Albany, N.Y., November 22—Legislation sponsored by State Senator Tom O’Mara (R,C,I-Big Flats) to establish a new "Upstate Transit Funding Board" within the state the Department of Transportation (DOT) has been delivered to Governor Andrew Cuomo for final action.
O’Mara, who has been at the forefront of this critical issue for the future of rural public transportation, urged Cuomo to sign the legislation (S8045/A8202) into law.
“We need to take steps to ensure the long-term operation and viability of public transportation systems throughout the Southern Tier and Finger Lakes regions, and across upstate New York,” said O’Mara, a member of the Senate Transportation Committee, as well as the joint, bipartisan Commission on Rural Resources. “For thousands upon thousands of Upstate residents, these systems provide critical links to jobs, medical appointments, school, shopping destinations, and other necessities. Our public transit systems also stand as cornerstones of regional transportation systems vital to economic development, job growth, anti-poverty and housing initiatives, energy and environmental conservation.”
The legislation is sponsored in the Assembly by Assemblyman Anthony Brindisi (D-Utica). In June, the measure was unanimously approved in the Senate and by a vote of 134-2 in the Assembly.
O’Mara and other supporters stress that fares alone are not sufficient to cover all the costs of providing public transit services and the systems must rely on annual state funding. He said that this legislation creating an Upstate Transit Funding Board would ensure that discussions remain ongoing to continually identify sustainable funding options to provide for growth and stability in public transportation operating assistance and create additional opportunities for supporting mobility options for Upstate New York residents.
The future of Upstate public transit systems has been an O’Mara priority over the past several years, particularly since the state’s ongoing Medicaid redesign strategy has included a shift over the past three years in the administration and management of Medicaid Non-Emergency Medical Transportation (NEMT) from localities to the state. It’s been viewed as a cost-cutting move by state officials, but a number of local public transportation officials from O’Mara’s district and across the Upstate region have continued to raise concerns about the plan and, especially, its long-term impact on rural communities and populations, including the disabled, elderly and the rural workforce.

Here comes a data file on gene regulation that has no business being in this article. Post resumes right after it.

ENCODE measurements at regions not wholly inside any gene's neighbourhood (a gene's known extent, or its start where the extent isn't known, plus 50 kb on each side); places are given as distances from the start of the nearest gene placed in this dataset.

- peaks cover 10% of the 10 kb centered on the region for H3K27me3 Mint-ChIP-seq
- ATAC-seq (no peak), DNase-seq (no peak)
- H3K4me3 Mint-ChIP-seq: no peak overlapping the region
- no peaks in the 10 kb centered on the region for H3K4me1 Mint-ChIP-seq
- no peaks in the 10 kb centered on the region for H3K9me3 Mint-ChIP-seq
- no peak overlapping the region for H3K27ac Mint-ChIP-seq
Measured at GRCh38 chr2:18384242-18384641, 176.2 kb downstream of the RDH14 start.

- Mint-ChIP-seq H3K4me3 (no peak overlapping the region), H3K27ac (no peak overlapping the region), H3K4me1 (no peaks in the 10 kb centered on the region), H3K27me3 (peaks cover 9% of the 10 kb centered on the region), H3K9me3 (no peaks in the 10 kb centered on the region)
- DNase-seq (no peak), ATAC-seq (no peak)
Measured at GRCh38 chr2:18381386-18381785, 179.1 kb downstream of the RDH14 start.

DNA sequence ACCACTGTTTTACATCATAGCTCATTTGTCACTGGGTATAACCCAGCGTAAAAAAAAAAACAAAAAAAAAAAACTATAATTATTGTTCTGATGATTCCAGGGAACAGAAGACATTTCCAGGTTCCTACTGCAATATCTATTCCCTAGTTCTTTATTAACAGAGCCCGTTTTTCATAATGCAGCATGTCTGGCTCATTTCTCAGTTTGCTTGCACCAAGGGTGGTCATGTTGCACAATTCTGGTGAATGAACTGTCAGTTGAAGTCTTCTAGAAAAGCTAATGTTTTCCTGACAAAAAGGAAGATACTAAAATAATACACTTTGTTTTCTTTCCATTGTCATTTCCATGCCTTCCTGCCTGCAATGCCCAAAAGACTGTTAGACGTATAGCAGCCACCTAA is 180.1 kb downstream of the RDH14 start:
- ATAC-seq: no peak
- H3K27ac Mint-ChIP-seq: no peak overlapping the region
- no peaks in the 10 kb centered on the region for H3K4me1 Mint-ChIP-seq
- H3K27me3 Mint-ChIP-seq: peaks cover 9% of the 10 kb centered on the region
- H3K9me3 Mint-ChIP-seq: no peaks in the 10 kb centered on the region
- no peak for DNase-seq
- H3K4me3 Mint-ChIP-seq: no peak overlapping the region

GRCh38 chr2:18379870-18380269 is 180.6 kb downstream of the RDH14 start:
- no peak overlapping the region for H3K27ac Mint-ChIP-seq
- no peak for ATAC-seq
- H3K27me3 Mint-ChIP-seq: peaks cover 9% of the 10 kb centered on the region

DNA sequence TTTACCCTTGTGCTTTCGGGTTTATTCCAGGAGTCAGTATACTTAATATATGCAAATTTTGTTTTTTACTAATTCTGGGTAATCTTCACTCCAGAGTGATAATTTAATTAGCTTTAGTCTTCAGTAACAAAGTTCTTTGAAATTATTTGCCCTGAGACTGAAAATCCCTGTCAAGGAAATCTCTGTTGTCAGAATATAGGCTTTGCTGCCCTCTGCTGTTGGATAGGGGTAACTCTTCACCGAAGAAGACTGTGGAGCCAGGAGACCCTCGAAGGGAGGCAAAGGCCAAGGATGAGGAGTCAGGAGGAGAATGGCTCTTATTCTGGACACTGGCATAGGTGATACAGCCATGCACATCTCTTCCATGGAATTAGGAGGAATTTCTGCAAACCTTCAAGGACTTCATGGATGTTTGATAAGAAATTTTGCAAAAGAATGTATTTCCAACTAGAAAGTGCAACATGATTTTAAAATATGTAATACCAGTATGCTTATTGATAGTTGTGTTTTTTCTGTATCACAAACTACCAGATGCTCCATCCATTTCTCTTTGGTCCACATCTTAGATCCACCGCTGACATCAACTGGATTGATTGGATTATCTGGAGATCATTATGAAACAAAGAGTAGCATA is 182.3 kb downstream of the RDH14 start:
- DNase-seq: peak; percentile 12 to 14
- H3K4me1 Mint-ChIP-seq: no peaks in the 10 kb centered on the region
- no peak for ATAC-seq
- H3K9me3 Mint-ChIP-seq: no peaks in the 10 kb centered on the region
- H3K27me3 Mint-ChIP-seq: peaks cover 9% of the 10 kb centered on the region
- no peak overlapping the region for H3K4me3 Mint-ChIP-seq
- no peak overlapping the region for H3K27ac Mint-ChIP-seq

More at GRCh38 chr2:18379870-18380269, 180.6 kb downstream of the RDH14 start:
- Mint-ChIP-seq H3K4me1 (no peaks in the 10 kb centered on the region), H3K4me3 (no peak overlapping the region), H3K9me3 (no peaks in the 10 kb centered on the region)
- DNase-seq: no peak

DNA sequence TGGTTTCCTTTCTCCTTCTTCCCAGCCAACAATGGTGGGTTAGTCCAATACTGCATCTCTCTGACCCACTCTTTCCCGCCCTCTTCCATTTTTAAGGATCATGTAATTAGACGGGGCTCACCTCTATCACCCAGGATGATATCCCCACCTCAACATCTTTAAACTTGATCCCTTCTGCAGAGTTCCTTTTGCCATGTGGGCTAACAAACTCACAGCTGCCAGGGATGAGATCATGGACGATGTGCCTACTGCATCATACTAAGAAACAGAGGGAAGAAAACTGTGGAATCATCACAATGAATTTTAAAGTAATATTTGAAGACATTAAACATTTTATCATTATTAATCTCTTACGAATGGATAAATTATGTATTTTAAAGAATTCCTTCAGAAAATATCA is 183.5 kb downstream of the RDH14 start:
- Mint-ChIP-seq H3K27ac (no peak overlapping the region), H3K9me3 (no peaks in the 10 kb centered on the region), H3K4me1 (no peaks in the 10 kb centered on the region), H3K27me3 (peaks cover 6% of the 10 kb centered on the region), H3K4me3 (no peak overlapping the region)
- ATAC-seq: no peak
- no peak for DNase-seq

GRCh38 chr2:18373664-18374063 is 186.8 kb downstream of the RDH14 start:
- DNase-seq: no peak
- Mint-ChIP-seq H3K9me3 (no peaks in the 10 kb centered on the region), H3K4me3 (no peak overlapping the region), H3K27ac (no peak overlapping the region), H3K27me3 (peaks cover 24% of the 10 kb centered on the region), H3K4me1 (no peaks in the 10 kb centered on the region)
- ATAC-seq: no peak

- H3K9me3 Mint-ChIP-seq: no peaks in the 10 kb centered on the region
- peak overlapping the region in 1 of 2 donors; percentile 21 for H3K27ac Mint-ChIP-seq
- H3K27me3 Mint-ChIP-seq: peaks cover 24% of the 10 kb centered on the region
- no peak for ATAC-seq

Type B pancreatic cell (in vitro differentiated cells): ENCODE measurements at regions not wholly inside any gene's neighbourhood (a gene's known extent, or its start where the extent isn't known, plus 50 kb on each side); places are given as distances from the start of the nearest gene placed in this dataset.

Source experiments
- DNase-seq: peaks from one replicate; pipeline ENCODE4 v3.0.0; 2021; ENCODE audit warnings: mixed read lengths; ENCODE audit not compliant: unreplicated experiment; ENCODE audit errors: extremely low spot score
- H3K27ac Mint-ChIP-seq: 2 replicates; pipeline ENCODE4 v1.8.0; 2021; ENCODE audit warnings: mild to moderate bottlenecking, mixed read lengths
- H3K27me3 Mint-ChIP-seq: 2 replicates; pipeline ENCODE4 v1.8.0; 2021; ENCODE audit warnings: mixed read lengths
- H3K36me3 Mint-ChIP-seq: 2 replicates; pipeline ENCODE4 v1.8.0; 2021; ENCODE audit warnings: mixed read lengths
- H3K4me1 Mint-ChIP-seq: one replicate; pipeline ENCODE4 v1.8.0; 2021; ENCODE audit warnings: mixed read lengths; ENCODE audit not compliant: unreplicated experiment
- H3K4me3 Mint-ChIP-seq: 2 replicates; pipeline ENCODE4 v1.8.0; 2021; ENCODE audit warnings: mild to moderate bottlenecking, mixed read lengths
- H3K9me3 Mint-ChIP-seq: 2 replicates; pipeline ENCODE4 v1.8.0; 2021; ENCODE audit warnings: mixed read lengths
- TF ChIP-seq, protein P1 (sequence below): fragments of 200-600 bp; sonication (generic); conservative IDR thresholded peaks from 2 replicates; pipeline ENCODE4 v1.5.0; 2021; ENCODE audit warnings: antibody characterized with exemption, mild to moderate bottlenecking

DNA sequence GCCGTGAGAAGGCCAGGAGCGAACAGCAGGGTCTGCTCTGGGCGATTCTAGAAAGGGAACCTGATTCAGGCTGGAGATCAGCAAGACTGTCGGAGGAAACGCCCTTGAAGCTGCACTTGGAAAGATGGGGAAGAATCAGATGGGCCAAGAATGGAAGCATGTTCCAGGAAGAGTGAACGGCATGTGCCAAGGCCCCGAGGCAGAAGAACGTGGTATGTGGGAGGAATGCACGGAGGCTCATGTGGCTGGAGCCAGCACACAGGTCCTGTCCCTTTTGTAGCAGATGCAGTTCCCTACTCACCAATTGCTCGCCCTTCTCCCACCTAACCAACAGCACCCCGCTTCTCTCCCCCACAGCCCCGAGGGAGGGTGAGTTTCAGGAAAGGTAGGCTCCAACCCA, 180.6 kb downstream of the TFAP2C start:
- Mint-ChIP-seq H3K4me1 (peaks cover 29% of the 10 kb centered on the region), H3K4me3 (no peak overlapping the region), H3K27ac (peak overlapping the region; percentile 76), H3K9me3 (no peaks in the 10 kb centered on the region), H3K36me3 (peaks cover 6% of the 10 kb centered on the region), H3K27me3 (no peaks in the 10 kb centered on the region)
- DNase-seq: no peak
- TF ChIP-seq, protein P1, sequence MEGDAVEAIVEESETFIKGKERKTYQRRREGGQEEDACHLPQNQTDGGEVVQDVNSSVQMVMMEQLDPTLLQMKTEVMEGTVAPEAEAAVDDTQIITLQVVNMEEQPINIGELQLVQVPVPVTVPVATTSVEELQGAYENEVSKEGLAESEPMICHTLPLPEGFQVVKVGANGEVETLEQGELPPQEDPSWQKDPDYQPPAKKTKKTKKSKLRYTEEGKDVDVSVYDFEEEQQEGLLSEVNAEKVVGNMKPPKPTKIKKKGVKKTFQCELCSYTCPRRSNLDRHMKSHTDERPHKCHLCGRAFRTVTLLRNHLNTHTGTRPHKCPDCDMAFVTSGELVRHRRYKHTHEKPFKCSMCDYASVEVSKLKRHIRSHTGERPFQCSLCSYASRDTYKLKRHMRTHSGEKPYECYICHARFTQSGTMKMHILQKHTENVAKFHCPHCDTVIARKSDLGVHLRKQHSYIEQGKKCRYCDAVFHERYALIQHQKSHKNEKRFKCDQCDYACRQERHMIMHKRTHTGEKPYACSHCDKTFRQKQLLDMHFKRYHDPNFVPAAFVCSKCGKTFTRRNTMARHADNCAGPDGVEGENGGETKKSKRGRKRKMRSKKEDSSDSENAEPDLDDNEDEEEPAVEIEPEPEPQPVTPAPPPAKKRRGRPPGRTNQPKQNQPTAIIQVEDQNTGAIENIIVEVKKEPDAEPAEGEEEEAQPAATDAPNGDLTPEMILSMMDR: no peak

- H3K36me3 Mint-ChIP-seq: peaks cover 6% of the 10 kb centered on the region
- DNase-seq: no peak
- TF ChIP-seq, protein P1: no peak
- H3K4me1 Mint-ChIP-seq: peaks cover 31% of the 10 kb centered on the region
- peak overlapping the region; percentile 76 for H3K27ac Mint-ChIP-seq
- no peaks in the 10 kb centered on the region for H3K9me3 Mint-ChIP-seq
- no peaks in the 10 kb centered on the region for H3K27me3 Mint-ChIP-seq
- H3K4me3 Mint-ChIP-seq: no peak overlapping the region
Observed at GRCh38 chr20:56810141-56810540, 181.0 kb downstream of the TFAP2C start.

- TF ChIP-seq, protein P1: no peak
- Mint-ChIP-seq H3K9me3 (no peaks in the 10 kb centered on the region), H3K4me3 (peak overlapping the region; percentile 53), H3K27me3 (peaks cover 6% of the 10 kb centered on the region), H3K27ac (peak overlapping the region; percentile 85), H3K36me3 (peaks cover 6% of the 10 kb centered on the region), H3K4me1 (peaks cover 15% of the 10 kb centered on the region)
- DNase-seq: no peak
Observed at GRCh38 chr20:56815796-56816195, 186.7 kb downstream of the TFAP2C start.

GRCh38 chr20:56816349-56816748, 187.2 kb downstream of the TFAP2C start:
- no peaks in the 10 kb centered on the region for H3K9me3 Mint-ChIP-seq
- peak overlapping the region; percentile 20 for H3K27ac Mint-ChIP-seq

“The Medicaid redesign effort in Non-Emergency Medical Transportation has resulted in a significant shift in public transportation services in many areas – from public transit buses to private taxi service -- but especially in rural, Upstate regions,” said O’Mara. “The future of public transportation in our rural, Upstate regions is being put at risk by Albany’s ongoing attempt to impose a statewide, one-size-fits-all approach to these local systems. It remains a developing crisis for many rural residents. So we keep trying to bring more widespread attention to the changes underway, fully assess the consequences for our counties and do what we can to ensure that the impact on rural, Upstate public transportation at least receives a full and a fair hearing.”
Over the past few years, O’Mara has held numerous meetings and forums, including a public roundtable in Cooperstown last July to hear from local officials, mobility managers, transportation providers and community organizations in Upstate rural regions who say that the new, one-size-fits-all approach, which might be workable in suburban and urban areas downstate, isn’t proving cost-effective or efficient in their rural communities. At the forums, officials from numerous counties, including all of the counties O’Mara represents as part of the 58th Senate District (Chemung, Schuyler, Steuben, Tompkins and Yates) have highlighted the shortcomings of the new system, including the elimination of existing transportation routes, the future of locally based cost-efficiency initiatives and the overall disruption of services to persons with disabilities, seniors and other local residents who have long depended on these rural public transportation systems.
Those interested in contacting the governor to urge him to sign the legislation into law can do so by e-mail at: http://www.governor.ny.gov/content/governor-contact-form. Or contact the governor’s office by phone at 518-474-8390.